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Supply and Demand

Baker College working to meet employer needs

For more than 100 years, Baker College has been relentlessly focused on training and educating people for jobs. Real training. Real jobs.

One of the not-for-profit college’s strengths has been its focus on providing training in fields relevant to industry’s current needs. New programs launching 2015 fall quarter at Baker College’s three Detroit-area campuses are examples of how Michigan’s largest private college supports employers’ workforce needs.

Baker College of Allen Park will add five programs: three in manufacturing and one each in health sciences and computer information systems.

“Bringing these programs to the Detroit area is the result of thorough needs analyses that included discussions with employers,” said Kristine L. Barann, CPA, Baker College of Allen Park president. “Our research identified workforce skills that are not found in the marketplace. They are for jobs that are going unfilled. These are 21st century jobs that have been created or affected by advances in technology.”

The three manufacturing programs are associate degrees in advanced manufacturing technology and mechanical technology, and a certificate in CNC machinist. Barann said that training for manufacturing jobs is critical as industry in Michigan relies increasingly on advanced design software and programming skills that were unknown to past generations.

The other new programs are the hemodialysis patient care technician associate degree and the cyber defense bachelor’s degree.

Baker College of Auburn Hills will add two new welding programs – an associate degree and a certificate – this fall in response to area workforce demand. Classes will be held in Pontiac.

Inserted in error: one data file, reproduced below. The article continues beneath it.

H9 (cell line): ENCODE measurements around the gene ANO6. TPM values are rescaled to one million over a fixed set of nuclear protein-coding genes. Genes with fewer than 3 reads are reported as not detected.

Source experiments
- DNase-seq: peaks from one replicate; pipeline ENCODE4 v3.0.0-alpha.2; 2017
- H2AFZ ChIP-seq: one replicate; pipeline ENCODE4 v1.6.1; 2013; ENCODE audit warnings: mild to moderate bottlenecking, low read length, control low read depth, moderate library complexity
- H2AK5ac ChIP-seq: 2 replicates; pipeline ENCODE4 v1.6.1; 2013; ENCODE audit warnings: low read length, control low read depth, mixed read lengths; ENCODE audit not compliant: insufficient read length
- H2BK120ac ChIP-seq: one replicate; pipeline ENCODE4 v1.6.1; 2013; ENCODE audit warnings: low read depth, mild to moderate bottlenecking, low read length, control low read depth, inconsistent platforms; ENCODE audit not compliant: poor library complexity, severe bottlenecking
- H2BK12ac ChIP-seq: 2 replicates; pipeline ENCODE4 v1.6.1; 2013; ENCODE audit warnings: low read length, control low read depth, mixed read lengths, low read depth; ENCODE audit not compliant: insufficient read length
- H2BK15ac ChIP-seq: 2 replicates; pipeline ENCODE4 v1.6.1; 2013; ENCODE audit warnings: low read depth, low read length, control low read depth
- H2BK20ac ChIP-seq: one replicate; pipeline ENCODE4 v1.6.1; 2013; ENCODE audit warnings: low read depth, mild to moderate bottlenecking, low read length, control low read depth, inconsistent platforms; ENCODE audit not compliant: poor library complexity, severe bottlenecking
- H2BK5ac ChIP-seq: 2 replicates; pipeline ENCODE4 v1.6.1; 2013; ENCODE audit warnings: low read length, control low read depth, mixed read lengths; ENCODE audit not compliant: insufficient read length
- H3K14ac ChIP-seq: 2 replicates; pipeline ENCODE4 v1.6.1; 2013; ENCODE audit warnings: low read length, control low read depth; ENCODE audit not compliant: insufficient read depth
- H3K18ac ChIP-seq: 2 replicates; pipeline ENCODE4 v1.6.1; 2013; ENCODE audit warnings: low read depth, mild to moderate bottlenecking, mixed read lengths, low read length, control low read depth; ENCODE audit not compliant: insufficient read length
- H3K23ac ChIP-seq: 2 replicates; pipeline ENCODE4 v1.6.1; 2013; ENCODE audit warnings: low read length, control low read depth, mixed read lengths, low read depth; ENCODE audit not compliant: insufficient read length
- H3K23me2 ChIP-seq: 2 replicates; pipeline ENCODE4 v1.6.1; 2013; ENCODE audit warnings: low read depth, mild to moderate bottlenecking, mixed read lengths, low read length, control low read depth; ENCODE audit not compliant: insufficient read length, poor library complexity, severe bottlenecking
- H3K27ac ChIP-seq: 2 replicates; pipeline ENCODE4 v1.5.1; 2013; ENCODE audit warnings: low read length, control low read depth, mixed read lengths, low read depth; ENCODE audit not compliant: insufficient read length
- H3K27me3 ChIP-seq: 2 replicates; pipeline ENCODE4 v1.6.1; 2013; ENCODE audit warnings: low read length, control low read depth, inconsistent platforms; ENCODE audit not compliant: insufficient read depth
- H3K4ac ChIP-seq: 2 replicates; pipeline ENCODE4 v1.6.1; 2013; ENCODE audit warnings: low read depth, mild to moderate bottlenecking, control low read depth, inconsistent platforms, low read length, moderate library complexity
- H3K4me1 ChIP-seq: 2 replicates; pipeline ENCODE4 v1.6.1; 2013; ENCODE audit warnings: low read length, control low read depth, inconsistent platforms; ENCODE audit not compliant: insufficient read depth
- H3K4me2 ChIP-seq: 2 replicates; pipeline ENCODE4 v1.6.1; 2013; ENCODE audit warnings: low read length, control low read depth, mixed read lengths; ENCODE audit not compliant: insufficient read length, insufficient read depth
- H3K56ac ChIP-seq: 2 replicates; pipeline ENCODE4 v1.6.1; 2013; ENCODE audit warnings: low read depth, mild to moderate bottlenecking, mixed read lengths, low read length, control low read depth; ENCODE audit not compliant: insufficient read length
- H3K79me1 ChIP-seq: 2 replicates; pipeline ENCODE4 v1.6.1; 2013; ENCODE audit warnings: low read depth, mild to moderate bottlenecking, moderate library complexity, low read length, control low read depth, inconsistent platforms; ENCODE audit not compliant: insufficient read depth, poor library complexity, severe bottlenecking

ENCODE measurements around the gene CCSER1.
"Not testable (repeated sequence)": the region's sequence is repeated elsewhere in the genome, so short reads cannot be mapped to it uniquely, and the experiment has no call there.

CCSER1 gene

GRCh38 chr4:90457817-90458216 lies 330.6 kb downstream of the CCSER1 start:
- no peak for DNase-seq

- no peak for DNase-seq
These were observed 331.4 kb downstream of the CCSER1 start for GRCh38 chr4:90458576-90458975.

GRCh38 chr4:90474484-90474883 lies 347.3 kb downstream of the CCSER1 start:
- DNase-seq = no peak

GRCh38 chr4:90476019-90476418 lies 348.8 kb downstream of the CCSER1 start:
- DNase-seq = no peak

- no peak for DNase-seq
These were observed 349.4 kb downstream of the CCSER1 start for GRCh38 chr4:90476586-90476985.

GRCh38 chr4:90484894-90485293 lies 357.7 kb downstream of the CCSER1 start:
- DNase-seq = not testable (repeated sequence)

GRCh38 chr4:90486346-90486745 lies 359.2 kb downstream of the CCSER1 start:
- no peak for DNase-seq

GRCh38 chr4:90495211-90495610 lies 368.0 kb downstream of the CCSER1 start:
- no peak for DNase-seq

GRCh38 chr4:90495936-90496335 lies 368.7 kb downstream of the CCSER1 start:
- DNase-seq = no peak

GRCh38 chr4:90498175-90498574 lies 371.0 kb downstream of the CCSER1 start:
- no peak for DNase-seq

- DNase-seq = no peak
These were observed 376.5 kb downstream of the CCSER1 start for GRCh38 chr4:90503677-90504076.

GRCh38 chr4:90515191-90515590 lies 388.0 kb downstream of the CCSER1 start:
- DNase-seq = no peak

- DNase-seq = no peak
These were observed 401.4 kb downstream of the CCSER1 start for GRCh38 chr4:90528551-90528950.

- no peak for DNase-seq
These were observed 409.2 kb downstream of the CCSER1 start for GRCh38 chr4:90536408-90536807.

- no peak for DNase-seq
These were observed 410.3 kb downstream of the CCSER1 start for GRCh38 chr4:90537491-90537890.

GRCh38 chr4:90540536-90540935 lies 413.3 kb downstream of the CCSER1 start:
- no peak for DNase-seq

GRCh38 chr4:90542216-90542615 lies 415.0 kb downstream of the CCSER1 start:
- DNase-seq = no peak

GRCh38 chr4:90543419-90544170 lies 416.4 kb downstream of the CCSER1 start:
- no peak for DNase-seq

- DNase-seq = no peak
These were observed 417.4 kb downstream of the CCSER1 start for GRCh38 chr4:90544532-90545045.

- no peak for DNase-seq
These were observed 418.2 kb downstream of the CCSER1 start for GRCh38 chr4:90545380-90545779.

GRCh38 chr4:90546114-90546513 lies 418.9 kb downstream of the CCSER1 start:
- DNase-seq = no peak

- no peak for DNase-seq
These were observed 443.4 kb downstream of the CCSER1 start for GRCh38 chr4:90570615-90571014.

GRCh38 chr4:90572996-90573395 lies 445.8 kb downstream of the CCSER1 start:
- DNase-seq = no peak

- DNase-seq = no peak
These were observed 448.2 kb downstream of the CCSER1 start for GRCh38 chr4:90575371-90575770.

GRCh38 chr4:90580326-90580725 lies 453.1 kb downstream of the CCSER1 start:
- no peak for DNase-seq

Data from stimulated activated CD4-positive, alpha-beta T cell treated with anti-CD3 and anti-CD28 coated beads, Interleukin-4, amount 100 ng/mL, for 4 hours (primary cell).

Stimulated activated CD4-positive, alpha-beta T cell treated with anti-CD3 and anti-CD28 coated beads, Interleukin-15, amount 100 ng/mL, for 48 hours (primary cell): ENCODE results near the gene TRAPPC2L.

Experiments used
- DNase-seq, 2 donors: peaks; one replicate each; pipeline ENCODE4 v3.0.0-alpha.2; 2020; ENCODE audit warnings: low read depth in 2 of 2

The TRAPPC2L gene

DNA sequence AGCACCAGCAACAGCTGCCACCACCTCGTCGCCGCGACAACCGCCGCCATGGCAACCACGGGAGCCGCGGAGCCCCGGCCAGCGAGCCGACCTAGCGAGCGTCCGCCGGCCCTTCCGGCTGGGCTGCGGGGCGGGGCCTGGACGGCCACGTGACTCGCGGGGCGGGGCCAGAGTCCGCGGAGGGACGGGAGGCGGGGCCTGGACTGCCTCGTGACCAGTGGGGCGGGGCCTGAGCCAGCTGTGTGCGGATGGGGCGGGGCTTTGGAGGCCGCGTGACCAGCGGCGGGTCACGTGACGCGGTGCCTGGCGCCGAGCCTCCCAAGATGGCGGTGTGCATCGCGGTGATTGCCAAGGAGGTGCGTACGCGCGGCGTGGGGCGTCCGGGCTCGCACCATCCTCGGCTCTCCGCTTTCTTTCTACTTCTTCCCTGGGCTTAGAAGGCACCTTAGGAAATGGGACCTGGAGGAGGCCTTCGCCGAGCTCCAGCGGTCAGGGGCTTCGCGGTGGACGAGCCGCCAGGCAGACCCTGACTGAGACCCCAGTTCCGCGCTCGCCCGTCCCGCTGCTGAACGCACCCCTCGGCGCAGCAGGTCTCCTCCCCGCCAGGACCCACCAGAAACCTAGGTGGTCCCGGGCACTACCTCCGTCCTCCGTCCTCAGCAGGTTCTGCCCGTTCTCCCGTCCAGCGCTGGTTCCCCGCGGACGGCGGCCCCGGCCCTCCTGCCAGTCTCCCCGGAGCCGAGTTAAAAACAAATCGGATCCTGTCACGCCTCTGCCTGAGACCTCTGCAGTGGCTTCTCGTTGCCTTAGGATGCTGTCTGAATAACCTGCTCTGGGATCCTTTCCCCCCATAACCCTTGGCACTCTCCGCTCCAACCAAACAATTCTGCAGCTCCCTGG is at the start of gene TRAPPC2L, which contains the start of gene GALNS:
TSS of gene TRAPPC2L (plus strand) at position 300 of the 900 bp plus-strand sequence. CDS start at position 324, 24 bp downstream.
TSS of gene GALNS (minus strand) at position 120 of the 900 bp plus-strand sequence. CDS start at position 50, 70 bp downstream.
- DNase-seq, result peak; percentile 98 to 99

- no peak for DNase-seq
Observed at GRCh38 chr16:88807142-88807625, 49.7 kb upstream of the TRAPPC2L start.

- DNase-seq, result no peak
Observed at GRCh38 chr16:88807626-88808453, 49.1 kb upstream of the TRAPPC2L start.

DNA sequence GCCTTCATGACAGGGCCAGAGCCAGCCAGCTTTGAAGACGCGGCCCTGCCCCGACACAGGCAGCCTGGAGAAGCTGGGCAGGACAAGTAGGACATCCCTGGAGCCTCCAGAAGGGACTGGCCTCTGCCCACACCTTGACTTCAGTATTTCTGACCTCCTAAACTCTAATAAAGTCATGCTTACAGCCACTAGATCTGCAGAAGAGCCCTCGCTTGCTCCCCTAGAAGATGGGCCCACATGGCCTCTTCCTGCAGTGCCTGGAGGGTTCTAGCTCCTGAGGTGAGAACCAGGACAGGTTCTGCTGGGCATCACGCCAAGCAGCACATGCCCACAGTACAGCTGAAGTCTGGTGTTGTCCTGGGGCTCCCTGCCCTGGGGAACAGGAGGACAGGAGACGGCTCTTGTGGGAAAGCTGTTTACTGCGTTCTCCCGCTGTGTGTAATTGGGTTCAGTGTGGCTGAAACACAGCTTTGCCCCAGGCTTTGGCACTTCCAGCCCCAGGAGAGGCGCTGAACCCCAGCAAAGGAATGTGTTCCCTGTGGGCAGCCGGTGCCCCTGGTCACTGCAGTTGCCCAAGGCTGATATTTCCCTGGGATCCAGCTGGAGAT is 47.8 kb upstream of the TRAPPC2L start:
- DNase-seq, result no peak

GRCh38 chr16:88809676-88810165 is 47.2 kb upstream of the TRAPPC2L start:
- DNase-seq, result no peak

Baker College Quote“Employers are telling us they can’t fill current available welding positions and that there will be an increasing demand for trained welding specialists in the future,” said Peter W. Karsten, Ph.D., CPA, Baker College of Auburn Hills president. “Our curriculum provides training in basic welding skills, which can be used across industries, so graduates have a wide range of opportunities in a variety of industries, and can easily shift from one type of work to another.”

Baker College of Clinton Township will add the dental hygiene associate program to its fall roster and created a 32,600-square-feet Center for Dental Hygiene Education to support the new program. It will be taught by practicing professionals.

Enrollment is limited to 36 students for each cohort. As a career college, Baker College gauges area employment needs and determines class sizes to meet those needs. This helps ensure that Baker College graduates are in demand by local employers.

Though all of these programs are new to their respective campuses, they are not new to the Baker College System. They are among the 100-plus successful programs already offered by one or more of Baker’s 12 on-ground campuses throughout the state and online.

“The established curriculum will provide superior training,” said Patricia A. Kaufman, Ed.D., Clinton Township president. “We always have been—and always will be—a career college interested in offering the highest level of training and education possible to our students. Their success and employability is our primary purpose.”